Back then, choosing accommodation when traveling means 2 things: Hotel or Hostel. We can either pay for comfort or sacrifice it for the sake of lower budget. But nowadays, it isn’t that simple. We have soo many options, ranging from seven-star hotel to someone else’s couch, literally. But marking itself as a whole new type of accommodation, here comes Airbnb.
Founded in 2008 and less than a decade later, Airbnb has gained popularity both among travelers and non-travelers wise. There are lots of reviews, from the good to the bad. But it’s easier to speak in the first person, from having the experience yourself. And I can say, Airbnb is not for everyone, to say the least. These are things you should know and expect before booking your first Airbnb!
No *Guarantee Booking* Even When Available
It’s basically not a hotel, put that in mind. Their rule is that once we know that the room/house/property is available on the date we want, then we need to contact the host for their approval and once they approve then we all good to continue with the payment process. Airbnb does have a rule for the maximum time that the host needs to reply back but the waiting game is still there.
Both places I stayed in Copenhagen and Oslo was actually not my first option, surprisingly. My first attempt to book the listing in Copenhagen, the host told me that she forgot to change the available date on the site as those dates her parents are coming to stay over hence it won’t be possible to have a guest. In Oslo, the guest told me that she on that period only accept 2 nights or more as she needed the money for her college. She can let me stay for 1 night but with a higher rate.
To be honest, I totally have no hard feeling with them. I understand their reasons and it technically their homes so I respect their decision. And all the communication was done in a friendly manner. It’s like asking your friend if you could stay over on their place. I think that is the first and foremost important thing is to understand, follow the how-to guide and you’ll good to go.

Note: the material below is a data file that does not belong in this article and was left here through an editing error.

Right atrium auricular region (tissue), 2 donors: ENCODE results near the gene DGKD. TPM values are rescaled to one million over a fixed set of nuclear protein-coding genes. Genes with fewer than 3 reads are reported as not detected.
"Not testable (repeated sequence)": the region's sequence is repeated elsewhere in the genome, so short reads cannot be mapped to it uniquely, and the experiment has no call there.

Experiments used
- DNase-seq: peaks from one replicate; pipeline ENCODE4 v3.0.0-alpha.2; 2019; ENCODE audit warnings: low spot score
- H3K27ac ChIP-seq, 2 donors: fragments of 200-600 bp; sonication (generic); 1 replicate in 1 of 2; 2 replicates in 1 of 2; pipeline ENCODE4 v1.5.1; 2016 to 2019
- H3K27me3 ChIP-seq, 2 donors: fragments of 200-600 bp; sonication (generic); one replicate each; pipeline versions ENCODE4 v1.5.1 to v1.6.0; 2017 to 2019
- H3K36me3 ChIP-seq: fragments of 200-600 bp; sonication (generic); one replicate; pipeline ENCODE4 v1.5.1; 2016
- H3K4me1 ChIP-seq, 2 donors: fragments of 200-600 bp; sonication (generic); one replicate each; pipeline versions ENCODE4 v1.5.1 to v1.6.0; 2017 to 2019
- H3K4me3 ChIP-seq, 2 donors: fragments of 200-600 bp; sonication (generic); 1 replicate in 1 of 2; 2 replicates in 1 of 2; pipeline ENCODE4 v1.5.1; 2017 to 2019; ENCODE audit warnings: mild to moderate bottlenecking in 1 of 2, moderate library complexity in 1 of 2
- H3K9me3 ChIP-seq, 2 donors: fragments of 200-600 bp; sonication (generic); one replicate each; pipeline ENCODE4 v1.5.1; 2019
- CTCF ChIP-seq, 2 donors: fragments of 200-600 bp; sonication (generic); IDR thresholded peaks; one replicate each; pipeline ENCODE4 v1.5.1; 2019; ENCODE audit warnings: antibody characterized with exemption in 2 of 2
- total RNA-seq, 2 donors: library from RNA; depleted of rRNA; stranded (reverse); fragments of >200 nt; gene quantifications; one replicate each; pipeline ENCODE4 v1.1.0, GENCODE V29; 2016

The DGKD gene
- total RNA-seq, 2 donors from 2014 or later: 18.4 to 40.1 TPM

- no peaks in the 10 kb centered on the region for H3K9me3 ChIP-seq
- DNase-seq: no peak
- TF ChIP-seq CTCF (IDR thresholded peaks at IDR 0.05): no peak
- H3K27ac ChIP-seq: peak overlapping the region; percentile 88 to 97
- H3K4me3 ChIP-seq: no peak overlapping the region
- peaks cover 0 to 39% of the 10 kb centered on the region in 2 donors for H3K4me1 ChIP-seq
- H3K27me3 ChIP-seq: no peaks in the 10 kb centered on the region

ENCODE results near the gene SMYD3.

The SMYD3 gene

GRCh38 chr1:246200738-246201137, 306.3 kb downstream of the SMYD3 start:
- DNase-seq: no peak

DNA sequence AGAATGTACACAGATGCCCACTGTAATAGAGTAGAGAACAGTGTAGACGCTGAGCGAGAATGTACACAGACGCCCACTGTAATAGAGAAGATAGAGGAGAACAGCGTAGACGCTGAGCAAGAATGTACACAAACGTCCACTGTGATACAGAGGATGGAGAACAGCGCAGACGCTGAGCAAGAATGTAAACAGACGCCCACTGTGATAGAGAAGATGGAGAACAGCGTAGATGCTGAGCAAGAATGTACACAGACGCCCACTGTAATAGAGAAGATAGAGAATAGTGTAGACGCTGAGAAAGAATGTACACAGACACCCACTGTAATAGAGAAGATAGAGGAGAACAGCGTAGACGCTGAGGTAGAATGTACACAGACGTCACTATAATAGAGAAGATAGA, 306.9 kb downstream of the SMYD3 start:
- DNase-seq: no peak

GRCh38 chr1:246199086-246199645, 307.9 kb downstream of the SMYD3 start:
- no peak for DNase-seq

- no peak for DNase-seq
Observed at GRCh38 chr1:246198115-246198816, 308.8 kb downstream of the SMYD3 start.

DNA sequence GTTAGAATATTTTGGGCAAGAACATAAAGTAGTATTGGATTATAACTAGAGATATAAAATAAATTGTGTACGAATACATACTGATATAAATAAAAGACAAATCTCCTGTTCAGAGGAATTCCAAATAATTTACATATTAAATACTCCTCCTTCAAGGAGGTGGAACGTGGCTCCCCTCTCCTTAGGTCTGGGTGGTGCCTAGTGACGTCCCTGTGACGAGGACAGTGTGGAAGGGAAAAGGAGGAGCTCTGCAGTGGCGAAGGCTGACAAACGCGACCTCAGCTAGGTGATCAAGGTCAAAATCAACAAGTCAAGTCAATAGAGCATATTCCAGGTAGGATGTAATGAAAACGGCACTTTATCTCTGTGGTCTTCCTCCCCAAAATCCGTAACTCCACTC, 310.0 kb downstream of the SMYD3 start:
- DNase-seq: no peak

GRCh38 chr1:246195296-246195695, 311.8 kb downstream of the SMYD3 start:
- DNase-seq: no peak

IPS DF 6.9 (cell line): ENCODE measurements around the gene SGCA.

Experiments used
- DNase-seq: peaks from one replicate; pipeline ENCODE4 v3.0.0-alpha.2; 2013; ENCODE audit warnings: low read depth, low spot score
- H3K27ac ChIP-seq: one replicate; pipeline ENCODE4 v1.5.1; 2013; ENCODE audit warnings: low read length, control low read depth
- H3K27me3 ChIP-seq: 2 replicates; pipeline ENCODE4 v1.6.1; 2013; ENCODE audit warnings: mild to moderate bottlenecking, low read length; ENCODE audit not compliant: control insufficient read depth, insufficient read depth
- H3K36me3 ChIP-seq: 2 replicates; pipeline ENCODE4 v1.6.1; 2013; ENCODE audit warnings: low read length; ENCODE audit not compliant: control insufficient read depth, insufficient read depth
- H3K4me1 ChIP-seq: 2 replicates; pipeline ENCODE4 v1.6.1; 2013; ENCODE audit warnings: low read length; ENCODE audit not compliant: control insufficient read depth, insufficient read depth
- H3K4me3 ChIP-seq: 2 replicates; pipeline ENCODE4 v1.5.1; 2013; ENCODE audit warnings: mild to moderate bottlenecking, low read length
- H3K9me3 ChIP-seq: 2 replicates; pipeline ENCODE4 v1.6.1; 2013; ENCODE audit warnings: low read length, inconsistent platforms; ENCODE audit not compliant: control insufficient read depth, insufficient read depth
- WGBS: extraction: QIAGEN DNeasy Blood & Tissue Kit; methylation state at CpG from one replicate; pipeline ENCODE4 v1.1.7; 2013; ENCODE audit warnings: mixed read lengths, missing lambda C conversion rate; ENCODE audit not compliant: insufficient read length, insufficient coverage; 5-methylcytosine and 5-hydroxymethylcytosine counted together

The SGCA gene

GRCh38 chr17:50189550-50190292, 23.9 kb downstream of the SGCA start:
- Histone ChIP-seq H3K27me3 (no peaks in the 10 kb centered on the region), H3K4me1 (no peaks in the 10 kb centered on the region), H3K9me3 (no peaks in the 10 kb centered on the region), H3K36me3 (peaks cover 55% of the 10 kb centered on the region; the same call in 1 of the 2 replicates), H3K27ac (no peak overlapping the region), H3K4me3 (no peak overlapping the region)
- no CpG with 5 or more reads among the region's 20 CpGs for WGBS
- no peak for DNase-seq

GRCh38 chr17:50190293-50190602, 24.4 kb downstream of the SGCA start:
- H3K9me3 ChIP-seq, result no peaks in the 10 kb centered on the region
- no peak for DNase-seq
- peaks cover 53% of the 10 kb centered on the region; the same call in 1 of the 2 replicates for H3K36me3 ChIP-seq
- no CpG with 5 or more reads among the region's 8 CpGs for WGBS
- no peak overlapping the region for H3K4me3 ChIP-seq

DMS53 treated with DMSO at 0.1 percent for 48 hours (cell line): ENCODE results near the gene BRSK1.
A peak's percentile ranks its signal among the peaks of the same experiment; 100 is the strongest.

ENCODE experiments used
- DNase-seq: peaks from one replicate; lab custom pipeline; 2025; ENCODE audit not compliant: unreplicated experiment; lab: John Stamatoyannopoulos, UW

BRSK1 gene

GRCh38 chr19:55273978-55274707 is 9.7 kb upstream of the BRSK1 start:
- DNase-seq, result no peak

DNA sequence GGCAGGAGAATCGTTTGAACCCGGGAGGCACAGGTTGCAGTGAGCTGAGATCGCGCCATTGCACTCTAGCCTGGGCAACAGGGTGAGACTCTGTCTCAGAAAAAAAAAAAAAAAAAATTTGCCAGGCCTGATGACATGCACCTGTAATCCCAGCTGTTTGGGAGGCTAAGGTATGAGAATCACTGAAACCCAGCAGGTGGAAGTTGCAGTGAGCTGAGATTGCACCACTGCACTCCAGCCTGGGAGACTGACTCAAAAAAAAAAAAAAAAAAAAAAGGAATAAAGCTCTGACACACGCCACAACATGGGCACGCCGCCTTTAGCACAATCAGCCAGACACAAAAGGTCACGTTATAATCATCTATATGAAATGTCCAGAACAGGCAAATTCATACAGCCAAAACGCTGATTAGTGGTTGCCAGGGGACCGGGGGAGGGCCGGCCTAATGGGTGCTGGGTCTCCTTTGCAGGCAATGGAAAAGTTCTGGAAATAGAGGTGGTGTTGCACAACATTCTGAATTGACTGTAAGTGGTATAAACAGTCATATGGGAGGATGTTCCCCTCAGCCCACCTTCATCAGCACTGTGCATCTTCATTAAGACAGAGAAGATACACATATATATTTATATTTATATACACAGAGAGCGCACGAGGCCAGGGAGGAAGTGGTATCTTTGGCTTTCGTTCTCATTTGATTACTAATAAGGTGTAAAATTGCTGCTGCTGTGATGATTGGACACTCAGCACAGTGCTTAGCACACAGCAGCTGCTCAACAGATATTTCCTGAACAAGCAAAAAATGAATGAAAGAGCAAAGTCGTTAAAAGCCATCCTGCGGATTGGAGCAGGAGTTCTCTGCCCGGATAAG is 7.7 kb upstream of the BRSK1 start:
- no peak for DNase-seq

They do also have what they called “Instant Book” where we can book the listing without the need to wait for host approval. But from many reviews, I found this not always the case. There have been cases where at the end the host can still cancel the booking.
Second tips, communication! It’s not just during the booking process, you will still have to communicate with the host afterward even until you leave. When will you arrive, is he/she available on that time, the direction to the place, if she/he is not in town who you will meet, what can you use and what can’t, which part is restricted to the guest. then if you are “checking out”, can you put your key in the mailbox, and the question list goes on and on. So far, all the host I ever communicate with was really helpful but never passed the line of being awkwardly too “helpful” if you know what I meant.
I didn’t buy any local number in Oslo, so I imagine it will become quite a bit of a trouble meeting my host. But Karen, my host, helped me with the direction and what tram to use from the Central Station (where there is still public wifi) and she gives me the estimation time of the ride and I updated here when I was leaving. Other then the first awkward handshake or hug thing which we ended up laughing together because of, it’s a smooth process altogether.
Welcome to *Someone’s* Home